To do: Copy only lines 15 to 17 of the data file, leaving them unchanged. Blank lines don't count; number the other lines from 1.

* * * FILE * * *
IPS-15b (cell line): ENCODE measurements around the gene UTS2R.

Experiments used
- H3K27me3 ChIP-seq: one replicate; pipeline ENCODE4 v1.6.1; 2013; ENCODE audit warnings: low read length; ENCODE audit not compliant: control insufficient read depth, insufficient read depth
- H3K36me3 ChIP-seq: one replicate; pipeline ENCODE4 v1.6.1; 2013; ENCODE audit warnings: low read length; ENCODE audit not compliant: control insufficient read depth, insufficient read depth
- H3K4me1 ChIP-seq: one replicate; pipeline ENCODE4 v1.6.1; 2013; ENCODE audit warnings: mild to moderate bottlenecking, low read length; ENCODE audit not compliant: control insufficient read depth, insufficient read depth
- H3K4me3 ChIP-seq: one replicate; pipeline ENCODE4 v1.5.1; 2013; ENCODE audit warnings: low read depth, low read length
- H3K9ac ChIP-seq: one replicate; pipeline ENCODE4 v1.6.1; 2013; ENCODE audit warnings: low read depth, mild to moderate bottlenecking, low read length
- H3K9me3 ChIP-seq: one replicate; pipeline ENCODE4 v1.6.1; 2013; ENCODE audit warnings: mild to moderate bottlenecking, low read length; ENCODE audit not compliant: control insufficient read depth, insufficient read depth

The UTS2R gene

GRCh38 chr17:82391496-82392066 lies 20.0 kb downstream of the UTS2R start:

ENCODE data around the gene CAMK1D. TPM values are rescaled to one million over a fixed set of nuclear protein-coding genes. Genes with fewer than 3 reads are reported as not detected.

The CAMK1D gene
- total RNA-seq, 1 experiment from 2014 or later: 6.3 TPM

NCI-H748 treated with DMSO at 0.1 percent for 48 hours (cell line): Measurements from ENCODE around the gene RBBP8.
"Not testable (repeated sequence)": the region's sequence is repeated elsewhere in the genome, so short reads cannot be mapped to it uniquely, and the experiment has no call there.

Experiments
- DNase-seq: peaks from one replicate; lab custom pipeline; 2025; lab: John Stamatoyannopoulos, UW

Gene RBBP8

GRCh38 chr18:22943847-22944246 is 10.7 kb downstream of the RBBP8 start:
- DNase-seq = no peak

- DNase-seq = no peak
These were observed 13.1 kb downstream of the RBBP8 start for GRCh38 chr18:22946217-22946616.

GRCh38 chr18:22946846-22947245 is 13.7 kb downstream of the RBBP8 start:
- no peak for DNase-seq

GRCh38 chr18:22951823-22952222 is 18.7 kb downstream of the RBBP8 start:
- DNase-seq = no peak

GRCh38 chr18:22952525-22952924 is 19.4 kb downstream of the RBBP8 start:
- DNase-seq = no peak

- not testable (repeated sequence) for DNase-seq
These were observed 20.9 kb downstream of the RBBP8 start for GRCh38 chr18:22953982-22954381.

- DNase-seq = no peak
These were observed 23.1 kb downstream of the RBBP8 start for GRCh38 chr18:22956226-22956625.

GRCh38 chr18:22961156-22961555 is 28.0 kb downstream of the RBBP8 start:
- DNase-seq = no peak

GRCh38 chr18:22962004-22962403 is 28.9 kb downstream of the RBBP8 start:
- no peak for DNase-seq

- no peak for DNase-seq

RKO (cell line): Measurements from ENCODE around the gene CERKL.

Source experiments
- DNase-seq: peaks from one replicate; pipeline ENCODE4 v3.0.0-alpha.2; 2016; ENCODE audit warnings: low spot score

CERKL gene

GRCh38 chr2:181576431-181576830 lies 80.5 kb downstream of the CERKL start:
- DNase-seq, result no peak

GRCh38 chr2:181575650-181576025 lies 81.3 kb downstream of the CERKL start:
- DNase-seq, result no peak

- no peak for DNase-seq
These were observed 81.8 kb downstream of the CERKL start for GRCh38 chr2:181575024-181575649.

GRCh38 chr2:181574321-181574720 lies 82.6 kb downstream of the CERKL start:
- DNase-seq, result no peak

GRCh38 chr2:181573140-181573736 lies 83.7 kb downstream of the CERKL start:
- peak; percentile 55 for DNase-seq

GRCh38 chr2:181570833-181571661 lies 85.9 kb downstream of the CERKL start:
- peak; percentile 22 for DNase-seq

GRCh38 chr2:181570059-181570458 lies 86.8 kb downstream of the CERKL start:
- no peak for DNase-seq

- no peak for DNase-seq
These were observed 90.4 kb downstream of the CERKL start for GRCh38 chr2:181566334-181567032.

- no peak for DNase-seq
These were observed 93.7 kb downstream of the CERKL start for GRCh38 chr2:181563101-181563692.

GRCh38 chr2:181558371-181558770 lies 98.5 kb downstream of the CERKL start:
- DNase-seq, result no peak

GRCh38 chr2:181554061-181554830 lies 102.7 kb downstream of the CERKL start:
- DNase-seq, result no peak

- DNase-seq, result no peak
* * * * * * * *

"Not testable (repeated sequence)": the region's sequence is repeated elsewhere in the genome, so short reads cannot be mapped to it uniquely, and the experiment has no call there.

Experiments
- DNase-seq: peaks from one replicate; lab custom pipeline; 2025; lab: John Stamatoyannopoulos, UW